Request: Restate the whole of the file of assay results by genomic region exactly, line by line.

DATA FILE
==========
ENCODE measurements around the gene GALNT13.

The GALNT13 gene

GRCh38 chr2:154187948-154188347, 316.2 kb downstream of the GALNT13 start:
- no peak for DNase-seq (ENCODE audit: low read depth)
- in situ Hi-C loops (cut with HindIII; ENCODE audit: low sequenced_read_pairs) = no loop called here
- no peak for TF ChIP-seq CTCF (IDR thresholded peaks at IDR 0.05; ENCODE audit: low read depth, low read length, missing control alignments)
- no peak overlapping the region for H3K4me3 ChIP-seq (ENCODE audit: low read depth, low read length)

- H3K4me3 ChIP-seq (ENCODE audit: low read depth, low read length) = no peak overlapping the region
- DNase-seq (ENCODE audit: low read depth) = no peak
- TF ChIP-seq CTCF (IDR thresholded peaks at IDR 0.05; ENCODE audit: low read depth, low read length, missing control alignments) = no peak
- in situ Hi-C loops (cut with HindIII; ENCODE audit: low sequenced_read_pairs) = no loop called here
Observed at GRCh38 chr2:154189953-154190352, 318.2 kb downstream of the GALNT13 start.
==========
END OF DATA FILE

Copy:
ENCODE measurements around the gene GALNT13.

The GALNT13 gene

GRCh38 chr2:154187948-154188347, 316.2 kb downstream of the GALNT13 start:
- no peak for DNase-seq (ENCODE audit: low read depth)
- in situ Hi-C loops (cut with HindIII; ENCODE audit: low sequenced_read_pairs) = no loop called here
- no peak for TF ChIP-seq CTCF (IDR thresholded peaks at IDR 0.05; ENCODE audit: low read depth, low read length, missing control alignments)
- no peak overlapping the region for H3K4me3 ChIP-seq (ENCODE audit: low read depth, low read length)

- H3K4me3 ChIP-seq (ENCODE audit: low read depth, low read length) = no peak overlapping the region
- DNase-seq (ENCODE audit: low read depth) = no peak
- TF ChIP-seq CTCF (IDR thresholded peaks at IDR 0.05; ENCODE audit: low read depth, low read length, missing control alignments) = no peak
- in situ Hi-C loops (cut with HindIII; ENCODE audit: low sequenced_read_pairs) = no loop called here
Observed at GRCh38 chr2:154189953-154190352, 318.2 kb downstream of the GALNT13 start.